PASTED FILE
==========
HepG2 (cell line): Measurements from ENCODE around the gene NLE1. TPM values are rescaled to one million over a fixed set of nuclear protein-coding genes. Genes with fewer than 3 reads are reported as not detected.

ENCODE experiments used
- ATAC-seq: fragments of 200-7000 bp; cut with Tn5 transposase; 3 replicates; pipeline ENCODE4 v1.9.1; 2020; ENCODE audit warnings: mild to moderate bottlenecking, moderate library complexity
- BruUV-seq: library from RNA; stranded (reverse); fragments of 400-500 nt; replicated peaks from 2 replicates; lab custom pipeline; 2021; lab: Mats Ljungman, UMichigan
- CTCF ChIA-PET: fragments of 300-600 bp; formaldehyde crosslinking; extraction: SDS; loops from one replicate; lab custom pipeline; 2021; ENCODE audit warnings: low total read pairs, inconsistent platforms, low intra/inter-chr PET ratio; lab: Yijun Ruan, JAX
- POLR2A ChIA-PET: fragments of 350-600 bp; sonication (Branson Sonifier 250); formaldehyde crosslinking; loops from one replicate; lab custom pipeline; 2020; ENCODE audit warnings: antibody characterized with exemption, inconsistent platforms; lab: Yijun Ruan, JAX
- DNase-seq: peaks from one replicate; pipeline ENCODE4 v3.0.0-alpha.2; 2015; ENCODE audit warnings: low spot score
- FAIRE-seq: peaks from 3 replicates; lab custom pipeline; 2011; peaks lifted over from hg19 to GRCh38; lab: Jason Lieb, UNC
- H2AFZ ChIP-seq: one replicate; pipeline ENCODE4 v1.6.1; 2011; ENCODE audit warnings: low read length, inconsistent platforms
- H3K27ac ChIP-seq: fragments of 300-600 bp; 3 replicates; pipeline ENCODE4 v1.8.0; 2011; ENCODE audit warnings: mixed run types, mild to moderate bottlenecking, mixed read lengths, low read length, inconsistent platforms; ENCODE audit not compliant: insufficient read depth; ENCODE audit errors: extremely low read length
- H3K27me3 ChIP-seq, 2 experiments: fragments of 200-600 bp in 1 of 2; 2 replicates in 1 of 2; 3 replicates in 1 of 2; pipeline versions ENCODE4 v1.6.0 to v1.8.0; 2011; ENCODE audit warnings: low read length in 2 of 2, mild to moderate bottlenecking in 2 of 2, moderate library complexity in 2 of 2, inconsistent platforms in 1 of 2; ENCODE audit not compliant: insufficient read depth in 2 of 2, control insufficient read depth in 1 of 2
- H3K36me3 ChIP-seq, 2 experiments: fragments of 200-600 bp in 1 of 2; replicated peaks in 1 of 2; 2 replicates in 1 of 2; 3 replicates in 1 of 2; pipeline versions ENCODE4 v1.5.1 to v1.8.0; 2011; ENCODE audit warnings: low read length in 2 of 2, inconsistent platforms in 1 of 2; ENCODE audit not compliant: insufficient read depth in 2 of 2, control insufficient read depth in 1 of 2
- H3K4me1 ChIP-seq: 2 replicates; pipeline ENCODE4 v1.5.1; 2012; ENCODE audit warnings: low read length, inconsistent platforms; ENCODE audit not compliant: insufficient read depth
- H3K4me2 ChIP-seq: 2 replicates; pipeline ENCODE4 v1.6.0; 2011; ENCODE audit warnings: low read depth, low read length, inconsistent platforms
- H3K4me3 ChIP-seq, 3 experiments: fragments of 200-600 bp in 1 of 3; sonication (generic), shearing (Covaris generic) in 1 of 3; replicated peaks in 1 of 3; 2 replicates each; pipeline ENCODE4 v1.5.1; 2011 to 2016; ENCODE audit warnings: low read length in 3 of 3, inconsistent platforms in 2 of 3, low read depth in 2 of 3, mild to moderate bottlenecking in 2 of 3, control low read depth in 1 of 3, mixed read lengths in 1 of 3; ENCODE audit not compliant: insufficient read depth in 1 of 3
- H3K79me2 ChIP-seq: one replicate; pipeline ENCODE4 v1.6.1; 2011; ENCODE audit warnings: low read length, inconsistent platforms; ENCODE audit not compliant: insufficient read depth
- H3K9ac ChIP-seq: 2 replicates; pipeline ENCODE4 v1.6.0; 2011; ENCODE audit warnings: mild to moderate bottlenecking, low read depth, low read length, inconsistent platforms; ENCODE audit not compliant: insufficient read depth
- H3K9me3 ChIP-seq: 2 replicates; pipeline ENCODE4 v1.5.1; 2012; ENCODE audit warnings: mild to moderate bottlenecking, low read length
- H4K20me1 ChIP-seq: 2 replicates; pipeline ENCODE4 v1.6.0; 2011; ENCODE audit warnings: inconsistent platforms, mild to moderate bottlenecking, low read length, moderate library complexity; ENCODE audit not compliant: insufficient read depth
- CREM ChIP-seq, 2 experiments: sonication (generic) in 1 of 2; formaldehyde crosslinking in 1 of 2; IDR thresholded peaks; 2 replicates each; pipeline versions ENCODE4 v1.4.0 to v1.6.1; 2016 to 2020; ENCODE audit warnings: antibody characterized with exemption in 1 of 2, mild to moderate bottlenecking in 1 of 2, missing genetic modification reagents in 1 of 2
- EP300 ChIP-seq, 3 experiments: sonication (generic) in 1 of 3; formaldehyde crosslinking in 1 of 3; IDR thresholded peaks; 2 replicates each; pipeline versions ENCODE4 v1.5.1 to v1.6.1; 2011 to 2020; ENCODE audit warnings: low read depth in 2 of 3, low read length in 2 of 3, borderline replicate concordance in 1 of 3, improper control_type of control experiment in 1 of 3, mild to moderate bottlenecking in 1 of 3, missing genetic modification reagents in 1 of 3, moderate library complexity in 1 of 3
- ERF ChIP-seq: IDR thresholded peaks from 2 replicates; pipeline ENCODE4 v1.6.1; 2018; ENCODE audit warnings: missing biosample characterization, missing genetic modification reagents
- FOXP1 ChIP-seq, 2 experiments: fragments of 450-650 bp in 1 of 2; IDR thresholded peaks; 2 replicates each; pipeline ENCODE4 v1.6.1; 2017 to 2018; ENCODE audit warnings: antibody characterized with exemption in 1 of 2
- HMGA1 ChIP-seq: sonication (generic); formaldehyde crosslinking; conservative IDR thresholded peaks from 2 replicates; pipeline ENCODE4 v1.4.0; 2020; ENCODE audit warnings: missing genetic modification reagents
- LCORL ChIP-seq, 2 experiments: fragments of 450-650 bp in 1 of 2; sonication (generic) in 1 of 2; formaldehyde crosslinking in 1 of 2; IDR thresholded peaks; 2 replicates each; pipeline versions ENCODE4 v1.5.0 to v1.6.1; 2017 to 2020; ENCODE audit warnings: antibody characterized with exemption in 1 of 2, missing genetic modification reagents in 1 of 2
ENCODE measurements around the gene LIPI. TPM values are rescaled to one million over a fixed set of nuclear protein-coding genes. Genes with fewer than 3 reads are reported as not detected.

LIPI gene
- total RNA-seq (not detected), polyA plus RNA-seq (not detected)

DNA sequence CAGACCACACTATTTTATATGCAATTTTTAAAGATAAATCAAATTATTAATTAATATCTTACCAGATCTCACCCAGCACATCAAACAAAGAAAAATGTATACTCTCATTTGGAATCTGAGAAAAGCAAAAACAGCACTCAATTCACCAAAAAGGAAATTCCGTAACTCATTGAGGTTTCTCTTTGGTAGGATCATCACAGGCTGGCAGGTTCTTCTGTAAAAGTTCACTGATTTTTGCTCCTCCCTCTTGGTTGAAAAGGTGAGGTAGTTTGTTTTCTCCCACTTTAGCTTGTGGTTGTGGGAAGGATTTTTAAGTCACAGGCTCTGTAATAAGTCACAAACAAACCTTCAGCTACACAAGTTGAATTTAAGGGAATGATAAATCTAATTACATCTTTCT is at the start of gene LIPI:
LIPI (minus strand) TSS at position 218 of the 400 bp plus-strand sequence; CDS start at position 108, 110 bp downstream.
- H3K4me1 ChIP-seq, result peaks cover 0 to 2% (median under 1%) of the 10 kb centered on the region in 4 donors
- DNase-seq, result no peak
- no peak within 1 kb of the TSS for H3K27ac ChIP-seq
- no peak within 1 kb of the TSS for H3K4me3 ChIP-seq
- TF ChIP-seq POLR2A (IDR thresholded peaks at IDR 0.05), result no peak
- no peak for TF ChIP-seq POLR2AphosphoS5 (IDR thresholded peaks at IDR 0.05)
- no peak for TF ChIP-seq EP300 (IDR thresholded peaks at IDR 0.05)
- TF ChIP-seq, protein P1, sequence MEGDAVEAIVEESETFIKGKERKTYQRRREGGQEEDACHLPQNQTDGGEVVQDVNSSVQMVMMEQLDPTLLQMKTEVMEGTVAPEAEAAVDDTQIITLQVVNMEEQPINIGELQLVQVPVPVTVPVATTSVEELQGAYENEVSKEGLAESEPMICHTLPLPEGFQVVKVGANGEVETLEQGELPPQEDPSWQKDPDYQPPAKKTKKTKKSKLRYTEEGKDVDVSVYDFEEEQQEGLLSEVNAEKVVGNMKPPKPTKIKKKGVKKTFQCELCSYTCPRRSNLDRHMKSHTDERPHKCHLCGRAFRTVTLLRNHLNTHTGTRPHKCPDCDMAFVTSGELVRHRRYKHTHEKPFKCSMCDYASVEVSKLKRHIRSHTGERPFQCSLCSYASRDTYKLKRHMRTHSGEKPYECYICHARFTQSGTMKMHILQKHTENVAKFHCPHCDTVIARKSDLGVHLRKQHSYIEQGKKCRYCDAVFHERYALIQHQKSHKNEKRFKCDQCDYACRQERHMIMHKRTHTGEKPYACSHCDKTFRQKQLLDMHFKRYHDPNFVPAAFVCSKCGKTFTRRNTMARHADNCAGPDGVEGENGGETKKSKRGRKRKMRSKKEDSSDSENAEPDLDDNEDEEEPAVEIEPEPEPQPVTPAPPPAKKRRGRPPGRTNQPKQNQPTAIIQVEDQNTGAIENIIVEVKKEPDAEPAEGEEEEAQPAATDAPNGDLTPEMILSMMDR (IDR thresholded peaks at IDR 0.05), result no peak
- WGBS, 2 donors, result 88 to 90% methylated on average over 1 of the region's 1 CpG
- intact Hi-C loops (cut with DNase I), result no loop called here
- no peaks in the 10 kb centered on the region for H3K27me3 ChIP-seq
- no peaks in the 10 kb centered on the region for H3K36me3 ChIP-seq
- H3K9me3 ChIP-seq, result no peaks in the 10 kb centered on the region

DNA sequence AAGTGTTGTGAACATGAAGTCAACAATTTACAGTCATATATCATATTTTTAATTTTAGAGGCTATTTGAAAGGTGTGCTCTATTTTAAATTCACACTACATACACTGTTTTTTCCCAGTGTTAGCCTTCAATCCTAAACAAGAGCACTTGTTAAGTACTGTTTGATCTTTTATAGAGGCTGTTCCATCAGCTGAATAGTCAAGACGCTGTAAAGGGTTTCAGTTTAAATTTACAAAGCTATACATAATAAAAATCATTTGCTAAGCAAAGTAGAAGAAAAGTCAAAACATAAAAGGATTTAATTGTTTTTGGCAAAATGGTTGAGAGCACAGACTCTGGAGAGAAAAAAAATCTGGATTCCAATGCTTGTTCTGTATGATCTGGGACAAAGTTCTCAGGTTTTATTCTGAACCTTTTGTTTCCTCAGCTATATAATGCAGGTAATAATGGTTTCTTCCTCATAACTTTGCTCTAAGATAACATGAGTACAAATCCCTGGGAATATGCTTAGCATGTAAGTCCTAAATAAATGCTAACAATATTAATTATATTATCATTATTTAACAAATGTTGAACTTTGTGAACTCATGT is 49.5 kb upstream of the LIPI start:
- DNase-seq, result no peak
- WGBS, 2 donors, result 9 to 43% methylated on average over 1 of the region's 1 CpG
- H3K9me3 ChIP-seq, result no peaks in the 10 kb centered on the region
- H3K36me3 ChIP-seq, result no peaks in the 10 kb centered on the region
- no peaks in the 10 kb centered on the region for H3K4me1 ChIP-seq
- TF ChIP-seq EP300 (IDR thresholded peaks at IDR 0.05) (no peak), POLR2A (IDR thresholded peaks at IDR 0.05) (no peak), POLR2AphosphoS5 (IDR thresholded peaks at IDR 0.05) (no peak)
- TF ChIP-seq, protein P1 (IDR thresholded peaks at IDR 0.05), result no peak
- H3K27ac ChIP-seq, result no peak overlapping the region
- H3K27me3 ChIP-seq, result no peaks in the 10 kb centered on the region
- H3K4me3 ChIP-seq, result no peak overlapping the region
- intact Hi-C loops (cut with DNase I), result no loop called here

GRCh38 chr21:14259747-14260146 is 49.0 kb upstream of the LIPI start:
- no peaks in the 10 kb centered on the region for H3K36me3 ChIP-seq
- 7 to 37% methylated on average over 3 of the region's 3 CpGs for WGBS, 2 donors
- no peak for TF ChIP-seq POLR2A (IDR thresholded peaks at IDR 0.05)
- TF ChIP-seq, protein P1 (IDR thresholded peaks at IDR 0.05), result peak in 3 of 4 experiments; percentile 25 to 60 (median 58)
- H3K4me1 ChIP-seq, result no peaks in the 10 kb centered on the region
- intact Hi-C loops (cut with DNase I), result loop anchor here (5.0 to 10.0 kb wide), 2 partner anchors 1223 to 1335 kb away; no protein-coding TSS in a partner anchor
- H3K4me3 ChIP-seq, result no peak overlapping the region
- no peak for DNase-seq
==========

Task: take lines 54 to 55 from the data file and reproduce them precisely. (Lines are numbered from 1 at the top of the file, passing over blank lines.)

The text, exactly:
- H3K4me3 ChIP-seq, result no peak overlapping the region
- intact Hi-C loops (cut with DNase I), result no loop called here